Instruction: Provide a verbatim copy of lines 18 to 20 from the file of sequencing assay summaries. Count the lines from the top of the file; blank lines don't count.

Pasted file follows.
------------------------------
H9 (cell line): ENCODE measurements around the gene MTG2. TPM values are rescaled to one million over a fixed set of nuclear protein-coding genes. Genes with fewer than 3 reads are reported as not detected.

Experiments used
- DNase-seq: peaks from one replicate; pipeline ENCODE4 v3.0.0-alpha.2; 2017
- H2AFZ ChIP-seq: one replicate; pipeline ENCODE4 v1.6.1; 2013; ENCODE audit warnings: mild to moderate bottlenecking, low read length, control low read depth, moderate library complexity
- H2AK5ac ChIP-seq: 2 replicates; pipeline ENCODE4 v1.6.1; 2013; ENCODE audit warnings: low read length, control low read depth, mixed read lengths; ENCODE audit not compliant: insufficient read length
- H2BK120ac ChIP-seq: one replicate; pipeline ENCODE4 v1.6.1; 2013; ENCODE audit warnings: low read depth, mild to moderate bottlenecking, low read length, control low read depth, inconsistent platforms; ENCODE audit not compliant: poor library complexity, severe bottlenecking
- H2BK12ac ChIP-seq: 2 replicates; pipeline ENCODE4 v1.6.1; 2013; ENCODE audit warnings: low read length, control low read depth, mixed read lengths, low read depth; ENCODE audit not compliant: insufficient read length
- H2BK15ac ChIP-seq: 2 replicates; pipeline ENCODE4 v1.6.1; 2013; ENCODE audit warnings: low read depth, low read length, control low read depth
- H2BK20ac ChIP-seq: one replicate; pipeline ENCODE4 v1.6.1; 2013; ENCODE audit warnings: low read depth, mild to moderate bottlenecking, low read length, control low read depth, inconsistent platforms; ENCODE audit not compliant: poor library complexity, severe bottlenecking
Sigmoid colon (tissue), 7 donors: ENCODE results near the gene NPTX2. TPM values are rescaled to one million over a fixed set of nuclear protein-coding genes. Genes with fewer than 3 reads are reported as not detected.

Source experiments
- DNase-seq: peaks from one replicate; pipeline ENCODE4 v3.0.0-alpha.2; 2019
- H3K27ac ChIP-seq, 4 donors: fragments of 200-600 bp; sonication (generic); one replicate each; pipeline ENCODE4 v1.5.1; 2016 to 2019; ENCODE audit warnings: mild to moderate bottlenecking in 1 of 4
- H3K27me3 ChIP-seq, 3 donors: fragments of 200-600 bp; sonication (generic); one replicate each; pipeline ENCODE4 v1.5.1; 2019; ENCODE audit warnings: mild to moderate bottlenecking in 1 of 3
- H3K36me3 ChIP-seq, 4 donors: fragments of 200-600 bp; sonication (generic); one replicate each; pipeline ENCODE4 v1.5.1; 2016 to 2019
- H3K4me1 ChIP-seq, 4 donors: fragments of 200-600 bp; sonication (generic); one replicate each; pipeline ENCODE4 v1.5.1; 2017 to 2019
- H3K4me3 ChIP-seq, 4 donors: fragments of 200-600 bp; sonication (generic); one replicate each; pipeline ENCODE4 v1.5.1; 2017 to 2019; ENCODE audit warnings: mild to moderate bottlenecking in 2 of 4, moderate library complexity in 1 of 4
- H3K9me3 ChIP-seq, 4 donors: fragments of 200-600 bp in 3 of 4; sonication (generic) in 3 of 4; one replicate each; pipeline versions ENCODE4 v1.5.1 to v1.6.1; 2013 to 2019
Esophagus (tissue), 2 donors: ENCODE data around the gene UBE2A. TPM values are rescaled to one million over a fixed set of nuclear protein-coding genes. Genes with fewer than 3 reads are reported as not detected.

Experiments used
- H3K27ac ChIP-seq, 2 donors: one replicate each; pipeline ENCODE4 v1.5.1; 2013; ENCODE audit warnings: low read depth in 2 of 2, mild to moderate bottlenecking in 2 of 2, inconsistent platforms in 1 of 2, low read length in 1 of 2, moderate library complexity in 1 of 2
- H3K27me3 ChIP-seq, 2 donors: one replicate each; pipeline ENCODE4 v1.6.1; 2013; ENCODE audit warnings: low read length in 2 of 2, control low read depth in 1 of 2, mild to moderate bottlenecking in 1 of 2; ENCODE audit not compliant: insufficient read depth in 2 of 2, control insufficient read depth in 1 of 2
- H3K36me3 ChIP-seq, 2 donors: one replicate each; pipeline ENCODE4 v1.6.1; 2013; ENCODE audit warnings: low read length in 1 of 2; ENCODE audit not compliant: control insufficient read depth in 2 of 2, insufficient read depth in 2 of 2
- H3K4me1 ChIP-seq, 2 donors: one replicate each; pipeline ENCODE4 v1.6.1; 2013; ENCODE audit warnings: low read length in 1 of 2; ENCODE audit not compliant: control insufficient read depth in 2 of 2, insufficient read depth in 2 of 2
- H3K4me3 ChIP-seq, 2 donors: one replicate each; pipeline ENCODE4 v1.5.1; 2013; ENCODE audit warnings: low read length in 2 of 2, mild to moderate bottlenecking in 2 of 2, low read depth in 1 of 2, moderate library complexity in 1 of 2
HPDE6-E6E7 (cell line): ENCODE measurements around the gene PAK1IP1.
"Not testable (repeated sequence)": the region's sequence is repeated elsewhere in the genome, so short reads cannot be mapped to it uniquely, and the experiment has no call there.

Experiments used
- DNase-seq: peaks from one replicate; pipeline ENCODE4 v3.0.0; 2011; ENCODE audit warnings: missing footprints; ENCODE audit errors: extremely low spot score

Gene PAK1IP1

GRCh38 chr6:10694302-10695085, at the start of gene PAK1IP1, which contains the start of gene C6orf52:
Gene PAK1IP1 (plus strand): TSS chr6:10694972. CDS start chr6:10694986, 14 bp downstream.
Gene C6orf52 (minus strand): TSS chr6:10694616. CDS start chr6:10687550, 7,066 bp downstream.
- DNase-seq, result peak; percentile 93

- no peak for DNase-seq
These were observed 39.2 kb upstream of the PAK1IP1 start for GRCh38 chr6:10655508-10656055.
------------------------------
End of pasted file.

- H3K9me3 ChIP-seq, 4 donors: fragments of 200-600 bp in 3 of 4; sonication (generic) in 3 of 4; one replicate each; pipeline versions ENCODE4 v1.5.1 to v1.6.1; 2013 to 2019
Esophagus (tissue), 2 donors: ENCODE data around the gene UBE2A. TPM values are rescaled to one million over a fixed set of nuclear protein-coding genes. Genes with fewer than 3 reads are reported as not detected.

Experiments used